Once upon a time, I had a Software 25 company with a struggling division as a client. They were selling and supporting an integrated enterprise system brought in by acquisition. This product, at version 7.0, was dominant in its market. But, with apologies to Gresham, bad software was driving out the good: more and more development time was spent fixing bugs and less and less on new features. The competition had no such problem. Their feature set was thin but had lots of sexy new stuff. My client was getting killed: in new sales situations, they almost always lost. An alarming number of existing customers were defecting, fed up with too many bugs. The story was much the same for the other divisions.
To reduce bugs and cycle time, I was asked in to fix the software process. The 7.0 system itself (features aside) was the classic big ball of mud. The process was well-organized chaos lead by the maintainers — coder heroes who had a vested interest and pride of place in their cruft. They also had lots of bile for “****ing ***hole consultants and all that theory bull****.” Windows were smashed in the parking lot. Nonetheless, I started work, made some friends, produced a roadmap, and started to chip away at the cruft.
Besides the maintainers, another project team was developing an all-new next generation system that would trounce the competition and protect the installed base. This dream team (selected from the maintainers) was working in a “secret” location, but nothing about it was secret. The dream team was equally adamant that they didn’t need no stinkin’ process. The maintainers were convinced that things would only get worse. They were right, but not in the way they expected.
There was not enough cash flow to maintain 7.x and develop the next generation king-of-the-hill app. The business had become an economic black hole. I think the management team must have recognized this and decided that the solution was to sell the company. About 3 months after I started, my client was acquired by a Software 10 company, whose business model was simple: Buy established software companies with a large installed base, minimize operations and development, and maximize license revenue stream. Save for a skeleton staff, the maintainer heroes, the dream team, and the ******* consultants were all shown the door on the day the deal closed.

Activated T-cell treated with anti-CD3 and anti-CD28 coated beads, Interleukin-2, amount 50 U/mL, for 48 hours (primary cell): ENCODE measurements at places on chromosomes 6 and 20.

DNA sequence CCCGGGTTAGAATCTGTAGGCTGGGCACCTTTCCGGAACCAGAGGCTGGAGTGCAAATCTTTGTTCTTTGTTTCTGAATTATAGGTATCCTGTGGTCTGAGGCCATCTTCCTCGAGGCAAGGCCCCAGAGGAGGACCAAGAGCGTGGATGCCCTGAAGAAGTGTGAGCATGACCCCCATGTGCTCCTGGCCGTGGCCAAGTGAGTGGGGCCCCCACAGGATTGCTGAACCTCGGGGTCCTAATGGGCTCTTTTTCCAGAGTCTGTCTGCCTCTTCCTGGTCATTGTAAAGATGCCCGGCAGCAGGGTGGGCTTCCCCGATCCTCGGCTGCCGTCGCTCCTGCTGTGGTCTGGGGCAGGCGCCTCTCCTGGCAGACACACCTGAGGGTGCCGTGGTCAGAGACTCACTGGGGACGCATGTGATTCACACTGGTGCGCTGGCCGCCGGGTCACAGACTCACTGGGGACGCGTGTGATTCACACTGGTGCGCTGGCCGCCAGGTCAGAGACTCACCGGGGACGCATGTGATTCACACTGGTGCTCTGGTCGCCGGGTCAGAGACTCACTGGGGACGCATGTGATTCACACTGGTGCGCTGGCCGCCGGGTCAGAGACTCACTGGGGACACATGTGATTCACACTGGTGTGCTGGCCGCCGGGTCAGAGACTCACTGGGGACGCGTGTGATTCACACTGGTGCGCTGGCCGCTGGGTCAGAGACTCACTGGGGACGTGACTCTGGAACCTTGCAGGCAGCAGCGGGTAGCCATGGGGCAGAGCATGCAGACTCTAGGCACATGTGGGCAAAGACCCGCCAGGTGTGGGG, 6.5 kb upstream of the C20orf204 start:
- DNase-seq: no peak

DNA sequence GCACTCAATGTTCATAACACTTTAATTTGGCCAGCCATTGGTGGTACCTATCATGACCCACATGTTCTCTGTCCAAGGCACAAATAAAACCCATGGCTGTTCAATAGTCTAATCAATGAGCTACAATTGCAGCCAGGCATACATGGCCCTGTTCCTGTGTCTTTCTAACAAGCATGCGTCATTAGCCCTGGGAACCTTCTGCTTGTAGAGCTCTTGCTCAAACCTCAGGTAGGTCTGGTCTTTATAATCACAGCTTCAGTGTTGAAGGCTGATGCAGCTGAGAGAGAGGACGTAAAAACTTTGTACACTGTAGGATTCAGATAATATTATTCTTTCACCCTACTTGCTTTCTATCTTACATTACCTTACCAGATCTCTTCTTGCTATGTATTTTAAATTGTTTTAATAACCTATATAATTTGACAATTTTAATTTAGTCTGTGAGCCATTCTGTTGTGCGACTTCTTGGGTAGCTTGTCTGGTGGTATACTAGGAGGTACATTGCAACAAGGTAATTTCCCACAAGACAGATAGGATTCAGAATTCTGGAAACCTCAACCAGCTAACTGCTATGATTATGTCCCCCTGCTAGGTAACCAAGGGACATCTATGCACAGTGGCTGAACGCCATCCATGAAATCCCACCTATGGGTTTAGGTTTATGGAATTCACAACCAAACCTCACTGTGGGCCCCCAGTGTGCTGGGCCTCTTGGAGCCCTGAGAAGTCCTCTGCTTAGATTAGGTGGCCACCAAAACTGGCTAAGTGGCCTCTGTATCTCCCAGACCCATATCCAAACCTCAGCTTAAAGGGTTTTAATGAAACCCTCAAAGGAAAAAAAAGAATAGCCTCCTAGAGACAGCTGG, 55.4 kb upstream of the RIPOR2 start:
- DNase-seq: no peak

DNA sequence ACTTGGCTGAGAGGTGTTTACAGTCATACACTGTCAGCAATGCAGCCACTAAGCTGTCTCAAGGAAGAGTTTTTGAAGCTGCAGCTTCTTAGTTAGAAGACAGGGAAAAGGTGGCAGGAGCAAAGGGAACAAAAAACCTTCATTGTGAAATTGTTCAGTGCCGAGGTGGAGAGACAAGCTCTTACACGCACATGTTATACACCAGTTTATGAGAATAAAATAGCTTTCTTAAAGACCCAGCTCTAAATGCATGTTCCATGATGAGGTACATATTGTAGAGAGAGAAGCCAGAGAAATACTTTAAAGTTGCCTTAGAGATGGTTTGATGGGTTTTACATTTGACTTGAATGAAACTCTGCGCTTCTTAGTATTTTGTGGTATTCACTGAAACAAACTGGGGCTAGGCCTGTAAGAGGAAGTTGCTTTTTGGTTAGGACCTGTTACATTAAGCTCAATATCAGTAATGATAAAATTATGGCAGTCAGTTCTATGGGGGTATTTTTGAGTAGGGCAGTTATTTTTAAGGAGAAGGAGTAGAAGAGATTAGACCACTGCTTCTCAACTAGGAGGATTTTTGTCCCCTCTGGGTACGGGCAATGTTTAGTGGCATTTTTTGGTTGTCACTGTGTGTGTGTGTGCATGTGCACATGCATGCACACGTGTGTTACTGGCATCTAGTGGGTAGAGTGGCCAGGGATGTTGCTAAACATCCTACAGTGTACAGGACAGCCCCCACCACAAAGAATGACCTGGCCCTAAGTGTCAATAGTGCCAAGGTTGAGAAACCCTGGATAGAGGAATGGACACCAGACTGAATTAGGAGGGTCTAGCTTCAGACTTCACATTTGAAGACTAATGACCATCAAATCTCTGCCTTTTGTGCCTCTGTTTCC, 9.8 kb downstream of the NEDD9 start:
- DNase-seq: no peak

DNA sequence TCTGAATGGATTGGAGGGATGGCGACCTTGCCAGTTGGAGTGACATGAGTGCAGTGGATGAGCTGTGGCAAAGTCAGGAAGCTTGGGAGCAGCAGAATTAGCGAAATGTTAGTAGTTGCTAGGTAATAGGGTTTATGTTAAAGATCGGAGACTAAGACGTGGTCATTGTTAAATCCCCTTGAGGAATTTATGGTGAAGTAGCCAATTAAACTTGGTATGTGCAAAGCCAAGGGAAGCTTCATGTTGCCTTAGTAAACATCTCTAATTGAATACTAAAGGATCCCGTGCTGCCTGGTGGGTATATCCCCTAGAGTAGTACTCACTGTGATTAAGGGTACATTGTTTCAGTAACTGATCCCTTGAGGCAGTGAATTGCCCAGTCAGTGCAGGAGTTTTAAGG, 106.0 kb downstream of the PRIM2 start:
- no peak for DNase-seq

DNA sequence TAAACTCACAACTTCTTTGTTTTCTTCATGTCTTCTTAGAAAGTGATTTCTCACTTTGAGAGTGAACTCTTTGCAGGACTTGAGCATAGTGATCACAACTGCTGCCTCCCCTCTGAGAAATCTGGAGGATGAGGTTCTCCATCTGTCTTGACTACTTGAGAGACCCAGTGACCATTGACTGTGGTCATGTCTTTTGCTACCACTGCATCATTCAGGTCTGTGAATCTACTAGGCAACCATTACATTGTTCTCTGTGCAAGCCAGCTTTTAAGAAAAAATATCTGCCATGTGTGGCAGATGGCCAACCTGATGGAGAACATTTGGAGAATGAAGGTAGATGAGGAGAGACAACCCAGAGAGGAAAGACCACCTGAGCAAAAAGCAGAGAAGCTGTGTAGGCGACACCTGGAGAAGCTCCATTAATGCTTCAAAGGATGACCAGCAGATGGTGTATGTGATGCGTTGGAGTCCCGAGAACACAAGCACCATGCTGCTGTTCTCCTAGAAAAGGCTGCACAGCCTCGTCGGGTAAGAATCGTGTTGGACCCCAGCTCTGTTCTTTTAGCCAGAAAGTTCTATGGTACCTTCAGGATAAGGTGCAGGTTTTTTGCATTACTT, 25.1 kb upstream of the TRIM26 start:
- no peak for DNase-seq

I don’t how this worked out for the third owner, but I’d guess they probably got a modest ROI. That was enough as they were mainly interested in using the cash flow to support more acquisitions (the better to repeat the whole cycle again.) About five years later, they were busted for severely hinky accounting.
In retrospect, I think selling the company was the right call. The dream team couldn’t have released anything soon enough to regain share and the black hole was sucking in more resources than it produced. Even with the career disruptions of several hundred folks, selling the company probably minimized overall losses for everybody.
From a software product management point of view, this shows how hard (and important) it is to balance the long term costs of ad hoc development and short term pressures. It is very easy to collect a lot of smart and energetic programmers and produce a 1.0 and even 2.0 app that works and sells. If the product really takes off, you get a cargo cult effect – whatever weirdness that happened to be produced becomes worshiped. I don’t know of any situation where this hasn’t resulted in a system artifact and “culture” that only knows how to do more of the same, i.e., produce even bigger balls of mud. When they get big enough, they become black holes.
Software architecture and software process matters, especially if you’re in it for the long haul. Would things have been different if I’d been able to help them get an in-control software process established a few years earlier and extensible software architecture? Maybe, but it would have been an uphill battle.